Assessing the Efficacy of Anti-Submarine Measures in Safeguarding the Hawkesbury River Railway.

Author: Paul Gale

Gale, Paul, 2024 Assessing the Efficacy of Anti-Submarine Measures in Safeguarding the Hawkesbury River Railway., Flinders University, College of Humanities, Arts and Social Sciences

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This academic research endeavours to delve into the realm of conflict archaeology, focusing on the underexplored domain of anti-invasion defences during the Second World War in Australia, specifically within the locale of Broken Bay, New South Wales. Despite the prevalent scholarly interest in Second World War archaeology, a noticeable dearth of studies concentrates explicitly on maritime defence installations and their material evidence in the context of a conflict. This research seeks to address this gap by employing the principles of historical and conflict archaeology and embracing perspectives from the archaeologies of the recent and contemporary past.

The primary objective of this study is to assess the preservation status of archaeological and documentary evidence relevant to Broken Bay, New South Wales, Australia, focusing on World War II maritime defences and their efficacy in preventing potential submarine incursions. The research methodology involves critically evaluating and analysing both material and archival forms of evidence. Each source is scrutinised to discern its unique role, value, and contribution, with particular emphasis on understanding submarine strategies and abilities as prerequisites for effectively utilising the evidence.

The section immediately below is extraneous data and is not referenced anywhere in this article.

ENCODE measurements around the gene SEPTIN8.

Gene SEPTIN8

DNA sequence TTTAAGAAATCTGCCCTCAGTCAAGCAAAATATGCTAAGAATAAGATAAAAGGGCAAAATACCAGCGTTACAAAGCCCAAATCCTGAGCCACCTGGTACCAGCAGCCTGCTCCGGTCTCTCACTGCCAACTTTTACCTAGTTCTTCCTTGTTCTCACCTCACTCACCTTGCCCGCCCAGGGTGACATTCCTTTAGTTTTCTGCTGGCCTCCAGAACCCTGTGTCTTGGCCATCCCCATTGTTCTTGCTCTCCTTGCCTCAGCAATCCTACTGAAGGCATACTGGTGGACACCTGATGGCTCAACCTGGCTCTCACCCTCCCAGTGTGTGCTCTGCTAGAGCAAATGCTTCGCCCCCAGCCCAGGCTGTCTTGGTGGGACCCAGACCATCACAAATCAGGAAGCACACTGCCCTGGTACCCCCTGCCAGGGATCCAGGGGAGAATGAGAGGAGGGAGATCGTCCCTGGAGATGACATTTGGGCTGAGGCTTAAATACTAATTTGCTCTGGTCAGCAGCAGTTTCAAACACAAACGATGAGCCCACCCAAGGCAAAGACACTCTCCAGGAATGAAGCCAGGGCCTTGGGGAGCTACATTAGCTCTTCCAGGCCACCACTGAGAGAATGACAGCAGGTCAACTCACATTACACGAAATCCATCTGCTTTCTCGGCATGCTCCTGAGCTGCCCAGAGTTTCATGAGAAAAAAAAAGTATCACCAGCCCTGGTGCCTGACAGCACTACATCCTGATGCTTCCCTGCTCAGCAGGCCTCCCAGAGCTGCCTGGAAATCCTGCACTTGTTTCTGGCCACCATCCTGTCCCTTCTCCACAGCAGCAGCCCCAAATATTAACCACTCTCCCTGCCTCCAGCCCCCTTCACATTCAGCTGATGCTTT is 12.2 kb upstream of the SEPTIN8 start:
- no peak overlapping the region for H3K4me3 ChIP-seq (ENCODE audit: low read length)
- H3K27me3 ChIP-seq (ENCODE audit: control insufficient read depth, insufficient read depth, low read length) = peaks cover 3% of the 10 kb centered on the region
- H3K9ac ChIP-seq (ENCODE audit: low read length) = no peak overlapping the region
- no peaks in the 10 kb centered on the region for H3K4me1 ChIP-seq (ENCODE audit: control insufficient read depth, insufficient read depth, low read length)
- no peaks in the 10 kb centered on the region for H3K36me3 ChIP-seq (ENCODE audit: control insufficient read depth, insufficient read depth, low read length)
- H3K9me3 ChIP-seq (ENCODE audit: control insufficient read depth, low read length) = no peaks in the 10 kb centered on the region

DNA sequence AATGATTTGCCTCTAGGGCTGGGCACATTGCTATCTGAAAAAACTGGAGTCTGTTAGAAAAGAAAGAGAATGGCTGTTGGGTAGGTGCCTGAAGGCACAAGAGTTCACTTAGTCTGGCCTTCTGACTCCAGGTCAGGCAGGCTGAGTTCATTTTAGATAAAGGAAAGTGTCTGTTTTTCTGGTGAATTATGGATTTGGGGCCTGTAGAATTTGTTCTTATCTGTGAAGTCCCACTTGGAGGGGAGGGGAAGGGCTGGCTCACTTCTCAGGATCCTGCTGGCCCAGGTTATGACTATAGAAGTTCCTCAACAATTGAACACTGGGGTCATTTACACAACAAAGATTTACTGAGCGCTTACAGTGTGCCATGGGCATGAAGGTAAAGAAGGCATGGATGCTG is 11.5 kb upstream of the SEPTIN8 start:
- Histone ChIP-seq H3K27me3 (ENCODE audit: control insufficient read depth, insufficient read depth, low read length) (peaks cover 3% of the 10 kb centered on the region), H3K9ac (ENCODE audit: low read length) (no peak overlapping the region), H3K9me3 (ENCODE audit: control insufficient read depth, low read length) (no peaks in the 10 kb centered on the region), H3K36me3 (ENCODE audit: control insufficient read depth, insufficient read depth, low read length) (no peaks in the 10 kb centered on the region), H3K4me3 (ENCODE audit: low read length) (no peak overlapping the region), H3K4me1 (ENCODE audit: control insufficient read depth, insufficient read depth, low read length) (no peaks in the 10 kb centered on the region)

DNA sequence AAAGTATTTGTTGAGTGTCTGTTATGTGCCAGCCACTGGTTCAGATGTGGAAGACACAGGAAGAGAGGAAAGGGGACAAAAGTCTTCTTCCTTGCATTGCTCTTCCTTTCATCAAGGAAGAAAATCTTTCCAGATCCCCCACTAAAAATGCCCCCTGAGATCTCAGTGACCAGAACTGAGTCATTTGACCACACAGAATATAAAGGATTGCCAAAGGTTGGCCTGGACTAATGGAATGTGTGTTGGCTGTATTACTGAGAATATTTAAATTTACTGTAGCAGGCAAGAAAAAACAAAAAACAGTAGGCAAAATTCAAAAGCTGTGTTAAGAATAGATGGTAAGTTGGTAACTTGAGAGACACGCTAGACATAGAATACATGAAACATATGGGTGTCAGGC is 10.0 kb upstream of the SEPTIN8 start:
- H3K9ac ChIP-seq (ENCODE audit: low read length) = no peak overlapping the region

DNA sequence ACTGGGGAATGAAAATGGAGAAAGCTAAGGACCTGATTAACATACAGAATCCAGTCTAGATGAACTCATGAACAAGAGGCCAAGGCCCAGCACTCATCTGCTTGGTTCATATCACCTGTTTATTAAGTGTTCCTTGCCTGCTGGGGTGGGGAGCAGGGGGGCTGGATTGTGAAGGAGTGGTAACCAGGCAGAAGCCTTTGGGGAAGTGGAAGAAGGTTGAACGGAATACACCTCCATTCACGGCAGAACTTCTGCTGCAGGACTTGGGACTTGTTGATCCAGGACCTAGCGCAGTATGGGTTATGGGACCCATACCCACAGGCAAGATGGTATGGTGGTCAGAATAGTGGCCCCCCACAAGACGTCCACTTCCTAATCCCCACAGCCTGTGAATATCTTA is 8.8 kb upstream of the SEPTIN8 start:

The findings of this research highlight the validity and productivity of an archaeological approach, mainly when applied to cross-disciplinary evidence derived from the recent past. The study reveals a comprehensive yet incompletely assembled and complex archaeological evidence base, utilising official sources that offer unique, knowledgeable, and authoritative information. Integrating diverse forms of evidence facilitates the construction of meaningful narratives, shedding light on different aspects of the shared phenomenon.

Moreover, this investigation identifies a significant lacuna in maritime conflict archaeological resources in Australia, specifically about anti-invasion defences. The deficiency underscores a substantial knowledge gap regarding Australia's efforts to safeguard vital infrastructure during the war. Consequently, the study emphasises the urgency for further extensive investigations into this subject matter, advocating for a more comprehensive understanding of Australia's wartime history. The research contributes to the broader discourse on conflict archaeology by revealing this critical aspect. It underscores the imperative for continued scholarly inquiry into Australia's maritime defences during the Second World War.

Keywords: Hawkesbury, Railway bridge, submarine, anti-submarine,

Subject: Archaeology thesis

Thesis type: Masters
Completed: 2024
School: College of Humanities, Arts and Social Sciences
Supervisor: Claire Smith